Printed matter alone and by itself does not constitute a ‘manufacture’ and is not within the statutory classes of patentable subject matter. However, as an exception to this rule, printed matter may constitute an element of a patentable claim if the claim involves a new and useful feature of physical structure or a new and useful relation between the printed matter and the physical structure.[Bloomstein v. Paramount Pictures Corp., 1998 U.S. Dist. LEXIS 20839 (N.D. Cal. Mar. 10, 1998)

        1. JM: Printed matter doctrine is a principle of patent law that says printed matter may not be patented unless it is a physical part of a patentable invention

          The “doctrine” says a bit more than that (and simultaneously says pretty much nothing at all).

          Most importantly, the “doctrine” isn’t limited to information that is “printed”. Also, the “doctrine” is really little more than the Prometheus v. Mayo subject matter eligibility test rephrased and including a Supremely untested, judge-manufactured loophole that you could drive a truck through.

          When’s the last time the PTO sent a memo out reminding Examiners that the “printed matter doctrine” isn’t limited to “printed matter”? i.e., that the “doctrine” (and the eligibility issues underlying the doctrine) is equally relevant to claims reciting displayed information?

          1. Also, the “doctrine” is really little more than the Prometheus v. Mayo subject matter eligibility test rephrased.
            A very astute comment. Compare how the Courts characterized the respective inventions in Mayo (101) and King Pharmaceuticals (pseudo-printed matter).

            Given the Mayo, is there really a need for the printed matter doctrine anymore? Cannot any claim whose limitations were ignored based upon the printed matter doctrine also be rejected under 35 USC 101 based upon Mayo?

            1. Just to follow up, the printed matter doctrine originally started out as an exception to patentable subject matter (see, e.g., In re Russell, a CCPA case from 1931). Over time, however, the doctrine changed from impacting patentable subject matter to impacting whether certain claim language was to receive patentable (probably in view of the 1952 patent act). For example, a book (one of the first, if not the first, targets of a printed matter rejection) is nominally a manufacture which would be patent eligible under 35 USC 101.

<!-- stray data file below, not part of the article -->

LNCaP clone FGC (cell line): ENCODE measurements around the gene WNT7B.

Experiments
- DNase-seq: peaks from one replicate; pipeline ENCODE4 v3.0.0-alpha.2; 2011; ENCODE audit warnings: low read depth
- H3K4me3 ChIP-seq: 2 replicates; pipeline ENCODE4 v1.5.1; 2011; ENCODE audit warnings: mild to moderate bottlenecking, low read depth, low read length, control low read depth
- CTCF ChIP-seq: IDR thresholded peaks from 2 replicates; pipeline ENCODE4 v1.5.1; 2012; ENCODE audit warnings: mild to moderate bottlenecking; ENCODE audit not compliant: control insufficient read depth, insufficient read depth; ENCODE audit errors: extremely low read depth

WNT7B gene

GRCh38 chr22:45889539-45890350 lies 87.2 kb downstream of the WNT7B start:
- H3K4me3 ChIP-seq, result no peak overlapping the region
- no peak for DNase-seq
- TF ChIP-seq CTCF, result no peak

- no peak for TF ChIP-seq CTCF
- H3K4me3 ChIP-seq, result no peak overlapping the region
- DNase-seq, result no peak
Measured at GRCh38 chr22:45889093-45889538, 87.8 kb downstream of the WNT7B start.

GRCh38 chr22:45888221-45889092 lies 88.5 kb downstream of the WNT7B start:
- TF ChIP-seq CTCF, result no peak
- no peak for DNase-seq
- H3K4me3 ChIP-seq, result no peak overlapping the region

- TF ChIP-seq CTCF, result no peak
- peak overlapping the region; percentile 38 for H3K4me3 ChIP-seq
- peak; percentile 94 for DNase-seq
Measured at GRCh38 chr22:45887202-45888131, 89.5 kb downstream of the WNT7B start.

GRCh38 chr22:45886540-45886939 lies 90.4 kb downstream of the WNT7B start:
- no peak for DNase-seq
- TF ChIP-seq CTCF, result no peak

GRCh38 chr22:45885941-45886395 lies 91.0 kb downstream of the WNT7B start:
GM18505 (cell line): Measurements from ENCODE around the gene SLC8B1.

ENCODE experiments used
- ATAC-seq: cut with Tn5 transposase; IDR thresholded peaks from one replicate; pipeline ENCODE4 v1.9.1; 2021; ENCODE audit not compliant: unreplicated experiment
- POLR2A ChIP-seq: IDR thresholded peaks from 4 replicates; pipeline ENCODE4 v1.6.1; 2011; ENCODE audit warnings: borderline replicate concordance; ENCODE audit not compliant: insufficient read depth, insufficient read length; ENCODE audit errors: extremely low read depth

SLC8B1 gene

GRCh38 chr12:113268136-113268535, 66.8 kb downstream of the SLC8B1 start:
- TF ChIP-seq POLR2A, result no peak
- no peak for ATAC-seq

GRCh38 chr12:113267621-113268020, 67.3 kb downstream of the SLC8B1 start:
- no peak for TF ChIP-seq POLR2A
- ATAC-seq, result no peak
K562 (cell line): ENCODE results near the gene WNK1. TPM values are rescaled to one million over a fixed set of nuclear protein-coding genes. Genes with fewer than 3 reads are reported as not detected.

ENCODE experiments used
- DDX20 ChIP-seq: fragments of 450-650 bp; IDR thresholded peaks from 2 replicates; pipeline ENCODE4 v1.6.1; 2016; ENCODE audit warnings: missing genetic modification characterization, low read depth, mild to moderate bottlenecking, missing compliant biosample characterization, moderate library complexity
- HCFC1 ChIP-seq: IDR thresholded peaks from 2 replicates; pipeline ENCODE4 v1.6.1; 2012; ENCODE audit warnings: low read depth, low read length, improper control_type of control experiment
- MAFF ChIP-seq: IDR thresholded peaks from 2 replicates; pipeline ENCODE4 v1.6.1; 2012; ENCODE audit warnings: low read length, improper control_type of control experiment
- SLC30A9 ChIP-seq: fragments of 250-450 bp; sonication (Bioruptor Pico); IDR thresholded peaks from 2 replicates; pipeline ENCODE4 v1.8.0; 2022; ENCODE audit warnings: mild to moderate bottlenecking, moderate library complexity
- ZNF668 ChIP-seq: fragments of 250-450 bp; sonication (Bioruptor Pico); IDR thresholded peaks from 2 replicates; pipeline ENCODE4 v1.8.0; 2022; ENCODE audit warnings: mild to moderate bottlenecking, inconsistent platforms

This changes with Mayo and Alice, in which the presence of statutory subject matter in claim language did not establish that the claim is directed to statutory subject matter. Whereas the printed matter doctrine was once necessary to knock out a book (with new verbiage in it), this isn’t necessary based upon how 35 USC 101 is being interpreted today.

              1. the printed matter doctrine originally started out as an exception to patentable subject matter

                Information was never eligible for patenting. That’s not an “exception”. It’s the rule.

                This changes with Mayo and Alice

                Nothing changed. You can’t make old subject matter patentable by reciting additional ineligible junk. That was the law before Mayo. It’s the law after Mayo. And it’s always going to be the law. Get used to it.

              2. Not and exception, Non Statutory. From Russell:
                The mere arrangement of printed matter on a sheet or sheets of paper, in book form or otherwise, does not constitute “any new and useful art, machine, manufacture, or composition of matter,” or “any new and useful improvements thereof,” as provided in section 4886 of the Revised Statutes, 35 USCA § 31. Guthrie v. Curlett et al. (C. C. A.) 10 F.(2d) 725; Flint et al. v. Leonard & Co. (C. C. A.) 27 F.(2d) 215; In re Dixon, 44 F.(2d) 881, 18 C. C. P. A. ___, and cases therein cited.”

                From Guthrie:

                “The nonpatentability of a system — i. e., a connected view of the principles of some department of knowledge or action — has been sufficiently shown in Hotel Security Checking Co. v. Lorraine, 160 F. 467, 87 C. C. A. 451, 24 L. R. A. (N. S.) 665; Berardini v. Tocci (D. C.) 190 F. 329, affirmed 200 F. 1021, 118 C. C. A. 659, and the earlier cases there fully cited.”